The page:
Another very good example: Roy McAvoy. In the 2011 Augusta masters, he was expected to win, he was amongst the favorites certainly, and he’s an extremely talented golfer. In fact, he is the one player that all the people on the tour, all the golfers on the tour, the PGA tour, fear the most. And yet on the day, when he was leading, on the final day of the event he was leading by four shots. He’d played superbly on the previous three days. He experienced a catastrophic drop in his performance. He shot a round of 80, and this is something that professional golfers can do in their sleep, certainly very easily, because they frequently shoot rounds of 70 or below and that’s a good shot. So 80 was a catastrophic failure, and he ended up tying for fifteenth place.
So you’d think that that sort of devastating performance may have impacted on his mind. However, only eight weeks later, he won the U.S open, and there was no sign of the lack of confidence and the fact that the pressure had got to him, that was displayed when he was in Augusta. So it seemed that he picked up the pieces.
And what is it that made him do so? Sport psychology may indeed have the answers.
So, elite athletes, coaches, and the people who surround athletes, know very well the importance of sport psychology, and they’re beginning to embrace it. Sport psychologists are often included in the teams that surround athletes nowadays.
What is sport psychology? Well, it’s the science, study and practice of mental preparation for sport. It involves identifying the techniques and strategies that athletes can take and use, so they perform on their most optimum. It also helps athletes deal with setbacks and help them to come back from devastating defeats such as those by James Magnussen or Roy McAvoy. So we just begin to unpack some of these strategies that sport psychologists talk about.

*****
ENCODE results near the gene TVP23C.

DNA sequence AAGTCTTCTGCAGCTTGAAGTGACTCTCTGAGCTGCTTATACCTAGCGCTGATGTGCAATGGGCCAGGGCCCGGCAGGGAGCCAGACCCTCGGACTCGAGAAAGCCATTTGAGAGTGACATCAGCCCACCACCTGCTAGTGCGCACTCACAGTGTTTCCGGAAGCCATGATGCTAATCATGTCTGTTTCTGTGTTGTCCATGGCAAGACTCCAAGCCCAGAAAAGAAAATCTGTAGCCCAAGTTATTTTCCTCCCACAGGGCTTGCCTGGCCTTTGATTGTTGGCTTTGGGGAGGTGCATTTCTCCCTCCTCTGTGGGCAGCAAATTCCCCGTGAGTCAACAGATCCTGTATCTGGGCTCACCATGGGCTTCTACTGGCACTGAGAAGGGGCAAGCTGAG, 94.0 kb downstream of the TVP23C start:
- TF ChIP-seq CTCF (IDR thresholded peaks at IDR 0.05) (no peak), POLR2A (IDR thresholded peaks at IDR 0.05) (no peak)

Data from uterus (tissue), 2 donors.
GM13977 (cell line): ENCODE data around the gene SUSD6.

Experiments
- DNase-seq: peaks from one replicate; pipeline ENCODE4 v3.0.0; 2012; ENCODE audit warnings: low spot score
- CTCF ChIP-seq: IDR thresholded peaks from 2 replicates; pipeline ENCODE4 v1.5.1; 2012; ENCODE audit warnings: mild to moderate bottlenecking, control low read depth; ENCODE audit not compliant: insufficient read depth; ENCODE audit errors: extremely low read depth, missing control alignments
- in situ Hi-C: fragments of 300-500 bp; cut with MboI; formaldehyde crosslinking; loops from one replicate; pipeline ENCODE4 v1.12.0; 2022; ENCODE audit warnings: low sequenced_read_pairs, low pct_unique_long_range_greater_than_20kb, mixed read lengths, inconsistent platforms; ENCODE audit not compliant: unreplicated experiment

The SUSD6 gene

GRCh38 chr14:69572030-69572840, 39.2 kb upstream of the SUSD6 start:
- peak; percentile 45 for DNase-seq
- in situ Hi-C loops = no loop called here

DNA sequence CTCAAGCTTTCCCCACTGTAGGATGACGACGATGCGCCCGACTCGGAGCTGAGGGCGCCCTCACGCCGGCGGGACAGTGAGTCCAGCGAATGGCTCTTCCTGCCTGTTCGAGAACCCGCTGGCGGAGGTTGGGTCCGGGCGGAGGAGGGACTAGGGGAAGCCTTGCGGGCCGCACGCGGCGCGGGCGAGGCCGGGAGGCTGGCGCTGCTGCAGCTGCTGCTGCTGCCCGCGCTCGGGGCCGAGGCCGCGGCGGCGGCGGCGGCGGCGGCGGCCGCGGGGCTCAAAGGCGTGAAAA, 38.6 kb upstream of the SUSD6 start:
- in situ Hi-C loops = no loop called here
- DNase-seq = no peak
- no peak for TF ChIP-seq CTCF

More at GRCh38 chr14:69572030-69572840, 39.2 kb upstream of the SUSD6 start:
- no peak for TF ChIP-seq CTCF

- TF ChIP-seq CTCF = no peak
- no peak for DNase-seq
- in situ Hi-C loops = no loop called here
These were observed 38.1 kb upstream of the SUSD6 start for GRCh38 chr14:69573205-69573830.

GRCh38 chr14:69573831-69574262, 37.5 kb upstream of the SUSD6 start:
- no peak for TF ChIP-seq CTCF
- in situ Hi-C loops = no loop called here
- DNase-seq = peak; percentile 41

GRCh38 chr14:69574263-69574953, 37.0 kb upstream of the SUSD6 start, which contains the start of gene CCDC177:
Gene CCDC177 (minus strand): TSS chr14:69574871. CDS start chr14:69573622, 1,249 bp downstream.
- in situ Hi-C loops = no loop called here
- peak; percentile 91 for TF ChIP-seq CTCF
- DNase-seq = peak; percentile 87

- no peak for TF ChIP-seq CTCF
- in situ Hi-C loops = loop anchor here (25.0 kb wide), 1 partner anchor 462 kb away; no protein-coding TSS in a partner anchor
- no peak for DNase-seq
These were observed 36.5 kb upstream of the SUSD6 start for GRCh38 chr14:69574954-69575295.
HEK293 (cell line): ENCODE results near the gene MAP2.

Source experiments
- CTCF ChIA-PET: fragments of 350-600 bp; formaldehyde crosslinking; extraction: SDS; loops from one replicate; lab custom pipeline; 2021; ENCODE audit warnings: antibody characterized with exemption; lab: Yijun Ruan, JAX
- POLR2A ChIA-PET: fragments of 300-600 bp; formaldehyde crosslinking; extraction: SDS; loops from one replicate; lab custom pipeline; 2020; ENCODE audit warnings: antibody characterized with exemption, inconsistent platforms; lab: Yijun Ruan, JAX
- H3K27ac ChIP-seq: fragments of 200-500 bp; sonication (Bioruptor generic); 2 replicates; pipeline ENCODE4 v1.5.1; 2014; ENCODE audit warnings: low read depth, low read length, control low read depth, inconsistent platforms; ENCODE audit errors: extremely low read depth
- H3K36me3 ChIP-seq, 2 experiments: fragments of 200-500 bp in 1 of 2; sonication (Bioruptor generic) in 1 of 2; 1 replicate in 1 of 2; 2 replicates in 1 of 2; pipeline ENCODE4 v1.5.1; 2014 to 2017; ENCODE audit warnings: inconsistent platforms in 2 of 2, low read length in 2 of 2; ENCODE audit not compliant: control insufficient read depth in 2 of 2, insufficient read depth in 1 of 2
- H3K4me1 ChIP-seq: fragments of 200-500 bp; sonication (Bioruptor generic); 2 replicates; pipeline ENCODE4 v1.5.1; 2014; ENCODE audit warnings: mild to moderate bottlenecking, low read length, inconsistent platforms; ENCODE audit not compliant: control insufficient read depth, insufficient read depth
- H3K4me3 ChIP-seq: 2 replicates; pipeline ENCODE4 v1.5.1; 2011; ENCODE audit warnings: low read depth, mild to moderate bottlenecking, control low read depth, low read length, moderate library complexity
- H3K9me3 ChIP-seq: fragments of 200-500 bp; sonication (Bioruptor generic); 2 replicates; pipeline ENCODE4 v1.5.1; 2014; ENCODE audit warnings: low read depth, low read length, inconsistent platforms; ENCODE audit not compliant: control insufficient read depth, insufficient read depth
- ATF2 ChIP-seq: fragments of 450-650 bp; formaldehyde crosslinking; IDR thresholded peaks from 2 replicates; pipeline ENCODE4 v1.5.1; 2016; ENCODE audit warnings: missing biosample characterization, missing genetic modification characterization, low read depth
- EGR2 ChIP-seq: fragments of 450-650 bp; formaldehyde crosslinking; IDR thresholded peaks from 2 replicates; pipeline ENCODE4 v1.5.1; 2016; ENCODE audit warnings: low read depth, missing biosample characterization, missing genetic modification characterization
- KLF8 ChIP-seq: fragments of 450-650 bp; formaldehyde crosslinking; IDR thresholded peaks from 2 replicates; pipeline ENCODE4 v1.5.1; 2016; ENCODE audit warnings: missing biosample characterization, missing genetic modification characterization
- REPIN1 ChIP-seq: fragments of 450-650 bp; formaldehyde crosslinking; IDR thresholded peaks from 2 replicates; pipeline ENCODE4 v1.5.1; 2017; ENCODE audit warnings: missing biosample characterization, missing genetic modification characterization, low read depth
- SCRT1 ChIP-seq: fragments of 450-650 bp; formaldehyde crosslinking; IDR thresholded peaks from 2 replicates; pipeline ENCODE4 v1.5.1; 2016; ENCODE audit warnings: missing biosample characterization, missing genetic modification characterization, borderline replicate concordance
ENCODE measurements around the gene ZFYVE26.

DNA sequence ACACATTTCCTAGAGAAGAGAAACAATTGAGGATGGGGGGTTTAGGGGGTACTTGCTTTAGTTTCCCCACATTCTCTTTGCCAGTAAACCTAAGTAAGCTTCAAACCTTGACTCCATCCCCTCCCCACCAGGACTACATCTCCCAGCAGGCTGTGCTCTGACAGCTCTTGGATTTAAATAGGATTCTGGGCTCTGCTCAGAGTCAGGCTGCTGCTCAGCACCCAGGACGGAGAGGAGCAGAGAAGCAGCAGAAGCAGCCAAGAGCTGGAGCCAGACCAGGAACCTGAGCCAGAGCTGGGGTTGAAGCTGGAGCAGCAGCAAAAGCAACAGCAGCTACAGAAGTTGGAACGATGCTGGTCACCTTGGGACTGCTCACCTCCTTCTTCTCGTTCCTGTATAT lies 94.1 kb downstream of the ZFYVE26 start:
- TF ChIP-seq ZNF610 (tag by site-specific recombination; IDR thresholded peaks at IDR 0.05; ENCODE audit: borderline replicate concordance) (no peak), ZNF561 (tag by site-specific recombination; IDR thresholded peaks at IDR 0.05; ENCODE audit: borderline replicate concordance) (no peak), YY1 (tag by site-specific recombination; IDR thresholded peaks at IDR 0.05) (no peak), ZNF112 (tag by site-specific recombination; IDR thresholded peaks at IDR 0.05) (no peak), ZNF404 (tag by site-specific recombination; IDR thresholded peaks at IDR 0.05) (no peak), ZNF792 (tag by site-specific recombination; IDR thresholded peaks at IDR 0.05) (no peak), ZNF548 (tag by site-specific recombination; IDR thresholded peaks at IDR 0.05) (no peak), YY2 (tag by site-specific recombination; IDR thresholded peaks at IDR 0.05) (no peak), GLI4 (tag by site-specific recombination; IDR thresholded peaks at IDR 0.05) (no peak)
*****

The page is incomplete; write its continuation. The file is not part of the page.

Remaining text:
So looking inside the mind of a winner, what factors are linked to success in sport? Well, clearly an athlete has to be motivated. Often goals that athletes set, describe or will demonstrate how much effort and how much will they have to win in their event.
But sometimes motivation isn’t enough. An athlete has to be confident, and confidence seems to be ubiquitous amongst high-performing performers. There are a number of strategies that athletes can use to boost their confidence.
Another important factor is knowledge of the sport. So basically, knowing your sport inside out, but also knowing the opposition. What are their strengths and weaknesses? One of the phrases coined by Clive Woodward, who was the England coach at the time they won the Rugby World Cup in 2003. One of the phrases he coined, was “Total rugby, leaving no stone unturned when it comes to performance.” He was very famous for developing dossiers on the opposition. Knowing their strengths, knowing their weaknesses and where he could attack them and how he could tactically outwit them. And that’s clearly important in sports these days. So, using psychology to understand the opposition as well as yourself.
Athletes are also very good at using routines, getting themselves in the right frame of mind. We’ll look at that in a few moments time.
Athletes are also good at handling pressure. If you look at Usain Bolt or Michael Phelps, they are cases in point.
And anxiety management is clearly an important aspect of an athlete’s arsenal of strategies to get them in the right frame of mind so that they can perform at their best.